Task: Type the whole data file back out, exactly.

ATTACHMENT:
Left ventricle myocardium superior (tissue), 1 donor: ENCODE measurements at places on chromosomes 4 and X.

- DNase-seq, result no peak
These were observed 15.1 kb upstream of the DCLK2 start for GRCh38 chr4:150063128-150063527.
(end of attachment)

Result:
Left ventricle myocardium superior (tissue), 1 donor: ENCODE measurements at places on chromosomes 4 and X.

- DNase-seq, result no peak
These were observed 15.1 kb upstream of the DCLK2 start for GRCh38 chr4:150063128-150063527.